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Review
, 29 (14), 1415-1431

Oxidative Modifications in Tissue Pathology and Autoimmune Disease

Affiliations
Review

Oxidative Modifications in Tissue Pathology and Autoimmune Disease

Mei-Ling Yang et al. Antioxid Redox Signal.

Abstract

Significance: Various autoimmune syndromes are characterized by abnormalities found at the level of tissues and cells, as well as by microenvironmental influences, such as reactive oxygen species (ROS), that alter intracellular metabolism and protein expression. Moreover, the convergence of genetic, epigenetic, and even environmental influences can result in B and T lymphocyte autoimmunity and tissue pathology. Recent Advances: This review describes how oxidative stress to cells and tissues may alter post-translational protein modifications, both directly and indirectly, as well as potentially lead to aberrant gene expression. For example, it has been clearly observed in many systems how oxidative stress directly amplifies carbonyl protein modifications. However, ROS also lead to a number of nonenzymatic spontaneous modifications including deamidation and isoaspartate modification as well as to enzyme-mediated citrullination of self-proteins. ROS have direct effects on DNA methylation, leading to influences in gene expression, chromosome inactivation, and the silencing of genetic elements. Finally, ROS can alter many other cellular pathways, including the initiation of apoptosis and NETosis, triggering the release of modified intracellular autoantigens.

Critical issues: This review will detail specific post-translational protein modifications, the pathways that control autoimmunity to modified self-proteins, and how products of ROS may be important biomarkers of tissue pathogenesis.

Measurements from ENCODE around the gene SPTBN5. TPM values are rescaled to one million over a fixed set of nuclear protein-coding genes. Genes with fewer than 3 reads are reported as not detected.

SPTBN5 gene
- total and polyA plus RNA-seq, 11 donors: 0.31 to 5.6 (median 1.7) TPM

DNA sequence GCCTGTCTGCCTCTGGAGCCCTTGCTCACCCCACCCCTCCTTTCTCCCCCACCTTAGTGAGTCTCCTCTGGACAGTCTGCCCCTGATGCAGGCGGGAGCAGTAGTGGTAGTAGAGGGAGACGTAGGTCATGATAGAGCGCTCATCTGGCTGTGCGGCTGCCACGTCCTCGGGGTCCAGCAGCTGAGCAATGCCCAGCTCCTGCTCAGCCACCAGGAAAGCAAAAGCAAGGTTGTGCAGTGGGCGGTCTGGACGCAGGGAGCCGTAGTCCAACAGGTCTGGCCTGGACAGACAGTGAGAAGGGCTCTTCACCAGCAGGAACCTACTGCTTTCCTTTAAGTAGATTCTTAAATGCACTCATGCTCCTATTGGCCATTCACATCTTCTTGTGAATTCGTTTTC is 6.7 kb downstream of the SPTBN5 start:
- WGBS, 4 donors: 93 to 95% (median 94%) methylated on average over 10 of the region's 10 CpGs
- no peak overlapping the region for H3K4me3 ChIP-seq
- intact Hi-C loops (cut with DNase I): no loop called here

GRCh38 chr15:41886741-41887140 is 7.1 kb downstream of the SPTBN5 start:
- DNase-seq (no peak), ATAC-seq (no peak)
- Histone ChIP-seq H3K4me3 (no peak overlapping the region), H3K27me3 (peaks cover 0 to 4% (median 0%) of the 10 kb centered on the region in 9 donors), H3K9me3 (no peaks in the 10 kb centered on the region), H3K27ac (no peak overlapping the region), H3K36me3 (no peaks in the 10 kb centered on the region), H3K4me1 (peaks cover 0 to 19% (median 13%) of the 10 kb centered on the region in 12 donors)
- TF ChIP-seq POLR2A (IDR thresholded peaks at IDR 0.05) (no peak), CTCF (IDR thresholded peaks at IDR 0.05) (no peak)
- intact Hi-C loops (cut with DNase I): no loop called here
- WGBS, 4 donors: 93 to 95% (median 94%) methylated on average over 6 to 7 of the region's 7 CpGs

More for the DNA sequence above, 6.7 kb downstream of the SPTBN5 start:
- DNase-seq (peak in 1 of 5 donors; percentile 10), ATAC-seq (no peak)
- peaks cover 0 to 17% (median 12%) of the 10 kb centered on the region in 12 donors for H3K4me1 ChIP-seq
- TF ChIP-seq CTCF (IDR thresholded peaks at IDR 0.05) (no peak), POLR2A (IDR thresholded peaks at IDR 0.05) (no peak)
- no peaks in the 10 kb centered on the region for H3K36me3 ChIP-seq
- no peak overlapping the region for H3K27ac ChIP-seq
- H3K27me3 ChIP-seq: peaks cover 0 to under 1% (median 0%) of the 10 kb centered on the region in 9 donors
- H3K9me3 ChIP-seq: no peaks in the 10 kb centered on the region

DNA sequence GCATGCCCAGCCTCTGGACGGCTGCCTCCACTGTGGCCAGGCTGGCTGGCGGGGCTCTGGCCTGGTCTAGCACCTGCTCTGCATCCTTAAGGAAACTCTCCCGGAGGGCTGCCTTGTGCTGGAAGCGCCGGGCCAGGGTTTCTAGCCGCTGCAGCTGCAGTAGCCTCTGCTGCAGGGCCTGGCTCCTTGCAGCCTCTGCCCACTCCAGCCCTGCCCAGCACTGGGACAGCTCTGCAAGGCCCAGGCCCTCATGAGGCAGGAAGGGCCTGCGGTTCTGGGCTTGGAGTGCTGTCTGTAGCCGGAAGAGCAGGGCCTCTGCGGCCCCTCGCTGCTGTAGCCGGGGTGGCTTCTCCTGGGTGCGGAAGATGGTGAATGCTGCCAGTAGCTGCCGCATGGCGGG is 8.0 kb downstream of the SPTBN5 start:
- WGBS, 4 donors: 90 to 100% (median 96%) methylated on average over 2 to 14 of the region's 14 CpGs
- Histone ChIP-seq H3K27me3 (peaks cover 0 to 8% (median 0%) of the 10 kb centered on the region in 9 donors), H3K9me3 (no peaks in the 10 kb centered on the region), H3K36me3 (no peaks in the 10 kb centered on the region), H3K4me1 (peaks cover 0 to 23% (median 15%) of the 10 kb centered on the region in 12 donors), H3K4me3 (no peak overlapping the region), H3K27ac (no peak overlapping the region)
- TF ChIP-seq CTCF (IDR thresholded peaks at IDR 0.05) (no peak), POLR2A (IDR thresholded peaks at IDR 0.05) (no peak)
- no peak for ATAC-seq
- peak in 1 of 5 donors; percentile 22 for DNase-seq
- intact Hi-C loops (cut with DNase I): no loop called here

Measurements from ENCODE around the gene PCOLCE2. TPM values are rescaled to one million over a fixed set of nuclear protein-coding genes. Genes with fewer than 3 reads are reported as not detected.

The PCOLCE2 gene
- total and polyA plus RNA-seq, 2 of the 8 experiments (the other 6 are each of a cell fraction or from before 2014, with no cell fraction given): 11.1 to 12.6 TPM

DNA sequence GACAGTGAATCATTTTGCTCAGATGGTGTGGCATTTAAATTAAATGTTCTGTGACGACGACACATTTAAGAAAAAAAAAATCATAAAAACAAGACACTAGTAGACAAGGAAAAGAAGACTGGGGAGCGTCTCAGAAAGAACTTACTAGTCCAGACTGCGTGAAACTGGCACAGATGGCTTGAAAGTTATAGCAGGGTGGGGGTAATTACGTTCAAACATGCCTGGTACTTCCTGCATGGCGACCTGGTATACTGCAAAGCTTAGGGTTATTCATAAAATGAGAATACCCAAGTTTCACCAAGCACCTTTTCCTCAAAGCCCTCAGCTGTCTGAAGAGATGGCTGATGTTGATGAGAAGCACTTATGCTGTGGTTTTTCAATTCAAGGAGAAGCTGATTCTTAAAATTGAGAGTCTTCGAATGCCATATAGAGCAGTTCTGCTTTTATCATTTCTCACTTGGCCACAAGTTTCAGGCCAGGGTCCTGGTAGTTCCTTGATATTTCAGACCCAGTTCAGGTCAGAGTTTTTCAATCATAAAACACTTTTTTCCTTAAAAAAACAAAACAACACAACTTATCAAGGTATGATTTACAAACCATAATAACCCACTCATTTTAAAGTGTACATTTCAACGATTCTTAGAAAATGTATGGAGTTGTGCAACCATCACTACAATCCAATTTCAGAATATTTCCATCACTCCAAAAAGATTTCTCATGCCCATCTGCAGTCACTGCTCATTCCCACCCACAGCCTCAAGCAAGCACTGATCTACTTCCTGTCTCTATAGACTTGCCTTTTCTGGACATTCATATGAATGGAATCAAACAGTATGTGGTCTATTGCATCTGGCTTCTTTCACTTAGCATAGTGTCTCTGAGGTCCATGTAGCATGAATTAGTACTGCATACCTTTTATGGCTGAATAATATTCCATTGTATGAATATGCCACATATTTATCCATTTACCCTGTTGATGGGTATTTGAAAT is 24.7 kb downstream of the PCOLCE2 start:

Future directions: A clear understanding of the many pathways affected by ROS will lead to potential therapeutic manipulations to alter the onset and/or progression of autoimmune disease.

Keywords: autoantigens; autoimmunity; carbonylation; citrullination; post-translational modification; type 1 diabetes.

Figures

<b>FIG. 1.</b>
FIG. 1.
Structures of common post-translational protein modifications in autoimmune disease. aThe majority of these modifications are mediated by specific enzymes that for the sake of clarity are omitted from this table. GlcNac, N-acetyl-D-glucosamine; GalNac, N-acetyl-D-galactosamine; Gal, D-galactose; Nan, N-acetyl-neruaminic acid.
<b>FIG. 1.</b>
FIG. 1.
Structures of common post-translational protein modifications in autoimmune disease. aThe majority of these modifications are mediated by specific enzymes that for the sake of clarity are omitted from this table. GlcNac, N-acetyl-D-glucosamine; GalNac, N-acetyl-D-galactosamine; Gal, D-galactose; Nan, N-acetyl-neruaminic acid.
<b>FIG. 2.</b>
FIG. 2.
ROS and inflammation initiate cycles of autoimmunity and epitope spreading. Post-translationally modified self proteins arise in tissues during cellular stress, including ROS, inflammatory cytokines, and/or infection. PTMs are released into the milieu and phagocytized by APCs (either macrophages, dendritic cells, or B cells). Neoantigenic PTM self-peptides are then presented to autoreactive T and B cells that have escaped negative selection in the thymus and bone marrow. This occurs because the modified peptide is typically not presented during selection in noninflamed secondary lymphoid organs. Subsequently, autoreactive T and B cells infiltrate host tissue where an autoimmune response develops, leading to a second round of PTM generation and/or altered DNA methylation. APC, antigen-presenting cell; PTM, post-translational modification; ROS, reactive oxygen species. To see this illustration in color, the reader is referred to the web version of this article at www.liebertpub.com/ars